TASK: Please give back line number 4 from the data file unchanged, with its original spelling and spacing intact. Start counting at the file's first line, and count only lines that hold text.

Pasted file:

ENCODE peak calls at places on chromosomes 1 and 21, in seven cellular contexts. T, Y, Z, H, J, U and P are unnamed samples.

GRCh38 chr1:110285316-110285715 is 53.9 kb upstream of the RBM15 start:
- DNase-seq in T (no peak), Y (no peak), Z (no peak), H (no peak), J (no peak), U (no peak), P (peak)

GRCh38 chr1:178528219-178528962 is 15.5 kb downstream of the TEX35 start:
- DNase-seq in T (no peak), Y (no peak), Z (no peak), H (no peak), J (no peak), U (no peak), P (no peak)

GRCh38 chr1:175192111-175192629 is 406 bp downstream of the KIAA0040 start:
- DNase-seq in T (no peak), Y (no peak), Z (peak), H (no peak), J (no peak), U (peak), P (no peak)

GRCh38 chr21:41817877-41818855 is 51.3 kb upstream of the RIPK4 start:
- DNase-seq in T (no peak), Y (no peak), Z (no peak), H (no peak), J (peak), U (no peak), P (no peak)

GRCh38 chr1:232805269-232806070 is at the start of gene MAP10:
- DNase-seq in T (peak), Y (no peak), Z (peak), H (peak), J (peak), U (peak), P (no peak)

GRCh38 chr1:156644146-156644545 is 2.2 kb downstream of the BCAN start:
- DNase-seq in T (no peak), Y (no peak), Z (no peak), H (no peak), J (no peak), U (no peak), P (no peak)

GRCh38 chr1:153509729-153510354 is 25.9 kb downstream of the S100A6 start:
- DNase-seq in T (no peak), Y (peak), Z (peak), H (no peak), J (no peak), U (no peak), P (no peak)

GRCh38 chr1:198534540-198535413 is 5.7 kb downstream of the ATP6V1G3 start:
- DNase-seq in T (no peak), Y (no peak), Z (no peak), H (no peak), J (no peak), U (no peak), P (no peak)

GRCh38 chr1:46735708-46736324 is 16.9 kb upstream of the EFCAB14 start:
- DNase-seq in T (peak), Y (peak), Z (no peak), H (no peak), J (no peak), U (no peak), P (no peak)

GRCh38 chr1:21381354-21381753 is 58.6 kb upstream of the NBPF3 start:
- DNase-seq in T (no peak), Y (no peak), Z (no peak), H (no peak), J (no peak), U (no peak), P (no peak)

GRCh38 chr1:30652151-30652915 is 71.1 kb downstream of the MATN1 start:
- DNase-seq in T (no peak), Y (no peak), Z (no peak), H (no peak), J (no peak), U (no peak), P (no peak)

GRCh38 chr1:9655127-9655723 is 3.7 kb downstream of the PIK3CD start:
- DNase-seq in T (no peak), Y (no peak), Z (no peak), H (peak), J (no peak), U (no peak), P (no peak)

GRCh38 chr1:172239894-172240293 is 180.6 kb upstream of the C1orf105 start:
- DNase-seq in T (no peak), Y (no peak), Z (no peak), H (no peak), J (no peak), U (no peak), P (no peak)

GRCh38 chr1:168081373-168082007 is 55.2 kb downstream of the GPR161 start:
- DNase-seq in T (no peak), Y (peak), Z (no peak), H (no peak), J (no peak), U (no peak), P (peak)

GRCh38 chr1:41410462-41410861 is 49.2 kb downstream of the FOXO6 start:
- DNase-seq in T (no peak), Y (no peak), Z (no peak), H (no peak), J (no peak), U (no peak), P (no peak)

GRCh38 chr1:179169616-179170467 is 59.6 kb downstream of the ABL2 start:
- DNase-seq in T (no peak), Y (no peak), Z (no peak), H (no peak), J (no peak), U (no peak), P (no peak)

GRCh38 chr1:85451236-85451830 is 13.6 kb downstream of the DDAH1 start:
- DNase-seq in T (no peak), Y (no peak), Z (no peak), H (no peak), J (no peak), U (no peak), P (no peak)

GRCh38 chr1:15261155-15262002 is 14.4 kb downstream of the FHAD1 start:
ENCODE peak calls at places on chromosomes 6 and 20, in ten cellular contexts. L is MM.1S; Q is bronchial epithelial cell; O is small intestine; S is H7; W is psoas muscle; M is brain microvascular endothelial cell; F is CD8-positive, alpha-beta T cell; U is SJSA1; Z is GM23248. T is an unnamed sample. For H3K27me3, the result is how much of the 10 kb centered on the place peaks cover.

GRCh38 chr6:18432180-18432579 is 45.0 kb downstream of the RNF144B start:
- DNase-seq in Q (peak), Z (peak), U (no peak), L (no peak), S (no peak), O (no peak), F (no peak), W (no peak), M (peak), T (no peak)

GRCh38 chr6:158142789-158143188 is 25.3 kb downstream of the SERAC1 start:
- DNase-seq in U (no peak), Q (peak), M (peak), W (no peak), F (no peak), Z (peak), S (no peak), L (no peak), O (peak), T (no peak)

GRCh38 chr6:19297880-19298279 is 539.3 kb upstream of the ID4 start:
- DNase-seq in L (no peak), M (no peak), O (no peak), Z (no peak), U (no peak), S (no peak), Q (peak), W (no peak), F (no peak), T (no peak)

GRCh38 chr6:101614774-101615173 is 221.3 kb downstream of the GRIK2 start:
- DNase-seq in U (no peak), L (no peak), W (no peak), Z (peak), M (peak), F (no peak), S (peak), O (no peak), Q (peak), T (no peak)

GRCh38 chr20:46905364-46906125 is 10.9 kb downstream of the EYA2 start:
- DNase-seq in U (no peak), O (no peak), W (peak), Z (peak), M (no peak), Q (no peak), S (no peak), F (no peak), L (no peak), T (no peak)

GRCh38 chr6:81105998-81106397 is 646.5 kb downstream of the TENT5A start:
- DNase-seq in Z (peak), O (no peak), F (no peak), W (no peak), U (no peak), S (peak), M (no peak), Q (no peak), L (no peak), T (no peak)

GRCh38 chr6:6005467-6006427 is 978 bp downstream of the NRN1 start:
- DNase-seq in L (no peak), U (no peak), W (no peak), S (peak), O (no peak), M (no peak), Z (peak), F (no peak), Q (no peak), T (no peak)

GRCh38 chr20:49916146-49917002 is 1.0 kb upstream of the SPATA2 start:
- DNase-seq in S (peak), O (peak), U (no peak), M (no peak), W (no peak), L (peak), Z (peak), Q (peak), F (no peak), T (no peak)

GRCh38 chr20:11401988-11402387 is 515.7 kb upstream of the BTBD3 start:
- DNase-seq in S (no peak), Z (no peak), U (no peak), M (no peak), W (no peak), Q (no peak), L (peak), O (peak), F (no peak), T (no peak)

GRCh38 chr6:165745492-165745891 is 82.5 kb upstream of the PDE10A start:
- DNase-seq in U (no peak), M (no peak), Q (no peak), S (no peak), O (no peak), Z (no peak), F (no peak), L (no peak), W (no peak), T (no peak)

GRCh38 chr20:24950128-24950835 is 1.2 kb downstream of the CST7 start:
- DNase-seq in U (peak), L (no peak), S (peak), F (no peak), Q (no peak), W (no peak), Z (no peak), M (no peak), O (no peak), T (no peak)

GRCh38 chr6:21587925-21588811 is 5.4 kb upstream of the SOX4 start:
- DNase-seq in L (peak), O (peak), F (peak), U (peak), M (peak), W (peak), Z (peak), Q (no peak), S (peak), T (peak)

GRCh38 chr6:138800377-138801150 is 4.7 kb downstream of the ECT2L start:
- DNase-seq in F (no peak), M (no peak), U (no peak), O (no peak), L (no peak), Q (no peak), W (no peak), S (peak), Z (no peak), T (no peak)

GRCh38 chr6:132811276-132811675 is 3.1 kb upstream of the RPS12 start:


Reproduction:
GRCh38 chr1:178528219-178528962 is 15.5 kb downstream of the TEX35 start: